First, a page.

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Innate Immun. 2013;19(4):428-37. doi: 10.1177/1753425912466926. Epub 2012 Dec 4.

Peripheral compartment innate immune response to Haemophilus influenzae and Streptococcus pneumoniae in chronic obstructive pulmonary disease patients.

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Department of Thoracic Medicine, The Prince Charles Hospital, Brisbane, QLD, Australia.


Alterations in innate immunity that predispose to chronic obstructive pulmonary disease (COPD) exacerbations are poorly understood. We examined innate immunity gene expression in peripheral blood polymorphonuclear leukocytes (PMN) and monocytes stimulated by Haemophilus influenzae and Streptococcus pneumoniae. Thirty COPD patients (15 rapid and 15 non-rapid lung function decliners) and 15 smokers without COPD were studied. Protein expression of IL-8, IL-6, TNF-α and IFN-γ (especially monocytes) increased with bacterial challenge. In monocytes stimulated with S. pneumoniae, TNF-α protein expression was higher in COPD (non-rapid decliners) than in smokers. In co-cultures of monocytes and PMN, mRNA expression of TGF-β1 and MYD88 was up-regulated, and CD14, TLR2 and IFN-γ down-regulated with H. influenzae challenge. TNF-α mRNA expression was increased with H. influenzae challenge in COPD. Cytokine responses were similar between rapid and non-rapid decliners. TNF-α expression was up-regulated in non-rapid decliners in response to H. influenzae (monocytes) and S. pneumoniae (co-culture of monocytes and PMN). Exposure to bacterial pathogens causes characteristic innate immune responses in peripheral blood monocytes and PMN in COPD. Bacterial exposure significantly alters the expression of TNF-α in COPD patients, although not consistently. There did not appear to be major differences in innate immune responses between rapid and non-rapid decliners.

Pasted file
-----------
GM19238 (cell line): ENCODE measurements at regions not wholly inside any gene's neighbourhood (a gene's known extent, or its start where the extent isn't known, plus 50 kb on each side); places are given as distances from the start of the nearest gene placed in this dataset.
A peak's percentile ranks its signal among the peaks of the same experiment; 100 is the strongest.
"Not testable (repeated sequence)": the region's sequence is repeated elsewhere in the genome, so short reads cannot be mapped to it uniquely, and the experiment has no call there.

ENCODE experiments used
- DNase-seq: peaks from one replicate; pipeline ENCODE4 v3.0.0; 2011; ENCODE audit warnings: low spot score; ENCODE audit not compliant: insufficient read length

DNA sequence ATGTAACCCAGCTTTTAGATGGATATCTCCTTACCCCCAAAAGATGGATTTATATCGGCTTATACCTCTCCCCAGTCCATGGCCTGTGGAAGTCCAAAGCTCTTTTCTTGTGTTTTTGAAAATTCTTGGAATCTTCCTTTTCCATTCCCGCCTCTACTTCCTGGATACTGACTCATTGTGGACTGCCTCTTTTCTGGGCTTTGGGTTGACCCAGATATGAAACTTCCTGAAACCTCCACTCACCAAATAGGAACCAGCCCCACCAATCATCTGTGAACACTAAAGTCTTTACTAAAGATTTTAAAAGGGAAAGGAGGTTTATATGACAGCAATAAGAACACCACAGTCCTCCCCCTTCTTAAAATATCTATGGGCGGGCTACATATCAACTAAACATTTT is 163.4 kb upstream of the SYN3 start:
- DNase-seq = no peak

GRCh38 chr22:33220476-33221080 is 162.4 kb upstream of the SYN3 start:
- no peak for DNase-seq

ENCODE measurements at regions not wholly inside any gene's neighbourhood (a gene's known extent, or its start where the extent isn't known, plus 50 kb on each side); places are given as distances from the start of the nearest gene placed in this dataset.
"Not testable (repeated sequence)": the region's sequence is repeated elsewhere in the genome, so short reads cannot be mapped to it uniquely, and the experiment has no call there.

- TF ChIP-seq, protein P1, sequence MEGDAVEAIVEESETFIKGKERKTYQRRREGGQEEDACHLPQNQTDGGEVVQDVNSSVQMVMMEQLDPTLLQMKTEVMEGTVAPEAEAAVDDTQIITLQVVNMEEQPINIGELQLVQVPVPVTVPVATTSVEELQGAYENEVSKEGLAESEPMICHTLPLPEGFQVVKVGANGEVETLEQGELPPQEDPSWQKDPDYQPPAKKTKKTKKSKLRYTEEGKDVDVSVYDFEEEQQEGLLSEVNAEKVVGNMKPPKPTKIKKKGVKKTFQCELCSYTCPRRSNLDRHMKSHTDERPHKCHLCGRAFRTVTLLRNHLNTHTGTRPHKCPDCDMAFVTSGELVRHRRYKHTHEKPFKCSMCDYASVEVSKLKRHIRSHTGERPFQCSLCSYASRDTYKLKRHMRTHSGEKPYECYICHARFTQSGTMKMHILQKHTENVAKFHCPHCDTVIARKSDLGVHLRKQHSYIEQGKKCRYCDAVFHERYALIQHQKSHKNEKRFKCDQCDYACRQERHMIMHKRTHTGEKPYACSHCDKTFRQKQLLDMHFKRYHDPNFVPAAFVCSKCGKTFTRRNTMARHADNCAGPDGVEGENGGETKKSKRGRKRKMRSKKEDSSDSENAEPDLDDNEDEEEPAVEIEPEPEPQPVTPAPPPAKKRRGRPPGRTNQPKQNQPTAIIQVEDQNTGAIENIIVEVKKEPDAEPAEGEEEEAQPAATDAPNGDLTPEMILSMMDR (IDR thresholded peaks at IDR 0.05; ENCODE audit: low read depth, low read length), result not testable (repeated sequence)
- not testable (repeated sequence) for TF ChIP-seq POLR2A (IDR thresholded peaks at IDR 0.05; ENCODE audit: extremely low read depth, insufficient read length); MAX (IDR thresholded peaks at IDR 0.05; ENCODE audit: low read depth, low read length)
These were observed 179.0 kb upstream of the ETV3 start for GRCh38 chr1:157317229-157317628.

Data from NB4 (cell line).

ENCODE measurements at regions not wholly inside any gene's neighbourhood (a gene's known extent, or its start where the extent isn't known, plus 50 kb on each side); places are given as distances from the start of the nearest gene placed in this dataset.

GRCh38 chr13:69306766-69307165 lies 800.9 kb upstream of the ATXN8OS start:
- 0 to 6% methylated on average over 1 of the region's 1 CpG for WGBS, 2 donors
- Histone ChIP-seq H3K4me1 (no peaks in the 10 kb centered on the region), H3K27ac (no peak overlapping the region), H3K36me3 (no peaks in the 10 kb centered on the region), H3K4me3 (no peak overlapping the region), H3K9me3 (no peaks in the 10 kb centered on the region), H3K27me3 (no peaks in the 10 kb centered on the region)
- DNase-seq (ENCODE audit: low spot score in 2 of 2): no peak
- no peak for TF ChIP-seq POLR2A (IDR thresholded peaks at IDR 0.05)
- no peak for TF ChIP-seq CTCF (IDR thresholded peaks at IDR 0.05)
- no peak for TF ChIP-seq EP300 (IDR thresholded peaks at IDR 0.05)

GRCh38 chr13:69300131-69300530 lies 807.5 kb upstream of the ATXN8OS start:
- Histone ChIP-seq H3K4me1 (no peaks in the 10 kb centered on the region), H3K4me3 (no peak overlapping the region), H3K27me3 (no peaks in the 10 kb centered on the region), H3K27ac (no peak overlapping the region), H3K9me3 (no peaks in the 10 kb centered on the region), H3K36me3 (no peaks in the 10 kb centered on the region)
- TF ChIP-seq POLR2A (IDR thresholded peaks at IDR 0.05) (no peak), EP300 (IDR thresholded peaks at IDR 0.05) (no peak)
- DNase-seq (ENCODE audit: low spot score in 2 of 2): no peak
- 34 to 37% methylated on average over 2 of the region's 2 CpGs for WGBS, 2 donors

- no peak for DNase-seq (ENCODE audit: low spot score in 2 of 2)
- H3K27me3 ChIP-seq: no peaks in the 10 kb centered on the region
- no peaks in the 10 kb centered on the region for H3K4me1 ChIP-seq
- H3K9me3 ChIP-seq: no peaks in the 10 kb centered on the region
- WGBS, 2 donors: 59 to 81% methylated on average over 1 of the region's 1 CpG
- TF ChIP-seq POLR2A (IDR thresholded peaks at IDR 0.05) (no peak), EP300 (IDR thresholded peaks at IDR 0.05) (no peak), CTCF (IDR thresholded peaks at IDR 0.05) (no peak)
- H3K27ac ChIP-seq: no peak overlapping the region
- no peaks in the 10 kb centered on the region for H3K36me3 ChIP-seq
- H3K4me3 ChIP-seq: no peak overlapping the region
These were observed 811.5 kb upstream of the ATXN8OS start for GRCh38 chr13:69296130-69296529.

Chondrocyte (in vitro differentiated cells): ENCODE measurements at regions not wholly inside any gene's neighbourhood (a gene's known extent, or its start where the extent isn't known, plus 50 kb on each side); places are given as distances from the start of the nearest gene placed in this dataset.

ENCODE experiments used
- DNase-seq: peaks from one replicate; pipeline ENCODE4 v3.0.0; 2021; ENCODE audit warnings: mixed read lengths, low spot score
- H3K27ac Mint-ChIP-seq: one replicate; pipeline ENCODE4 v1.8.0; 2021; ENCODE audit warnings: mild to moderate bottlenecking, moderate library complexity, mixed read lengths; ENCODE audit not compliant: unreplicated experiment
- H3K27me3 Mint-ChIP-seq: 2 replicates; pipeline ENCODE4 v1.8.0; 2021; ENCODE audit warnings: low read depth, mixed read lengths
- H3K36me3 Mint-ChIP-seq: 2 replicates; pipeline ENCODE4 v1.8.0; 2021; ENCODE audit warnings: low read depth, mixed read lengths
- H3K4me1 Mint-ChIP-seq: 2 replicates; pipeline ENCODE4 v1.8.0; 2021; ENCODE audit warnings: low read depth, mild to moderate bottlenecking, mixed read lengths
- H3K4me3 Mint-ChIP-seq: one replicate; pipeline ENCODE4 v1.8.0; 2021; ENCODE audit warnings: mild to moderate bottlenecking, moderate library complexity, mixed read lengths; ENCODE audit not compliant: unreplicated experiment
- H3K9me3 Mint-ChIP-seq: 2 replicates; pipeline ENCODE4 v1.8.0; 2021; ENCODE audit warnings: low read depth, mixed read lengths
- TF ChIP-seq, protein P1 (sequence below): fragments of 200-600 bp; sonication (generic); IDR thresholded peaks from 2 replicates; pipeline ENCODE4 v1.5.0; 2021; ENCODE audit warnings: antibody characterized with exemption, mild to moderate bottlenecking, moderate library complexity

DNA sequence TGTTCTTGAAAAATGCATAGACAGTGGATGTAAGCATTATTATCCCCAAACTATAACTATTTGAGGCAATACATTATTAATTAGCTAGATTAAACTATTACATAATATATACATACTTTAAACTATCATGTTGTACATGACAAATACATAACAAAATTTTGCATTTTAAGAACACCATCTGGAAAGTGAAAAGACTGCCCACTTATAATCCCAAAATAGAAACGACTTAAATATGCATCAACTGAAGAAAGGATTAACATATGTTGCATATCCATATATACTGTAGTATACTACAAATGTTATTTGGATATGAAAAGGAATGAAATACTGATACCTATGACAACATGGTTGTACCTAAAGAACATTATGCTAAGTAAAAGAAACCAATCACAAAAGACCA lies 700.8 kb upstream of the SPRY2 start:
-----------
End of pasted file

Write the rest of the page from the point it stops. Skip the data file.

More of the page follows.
Chronic obstructive pulmonary disease; FEV1; decline; innate immunity; lung function

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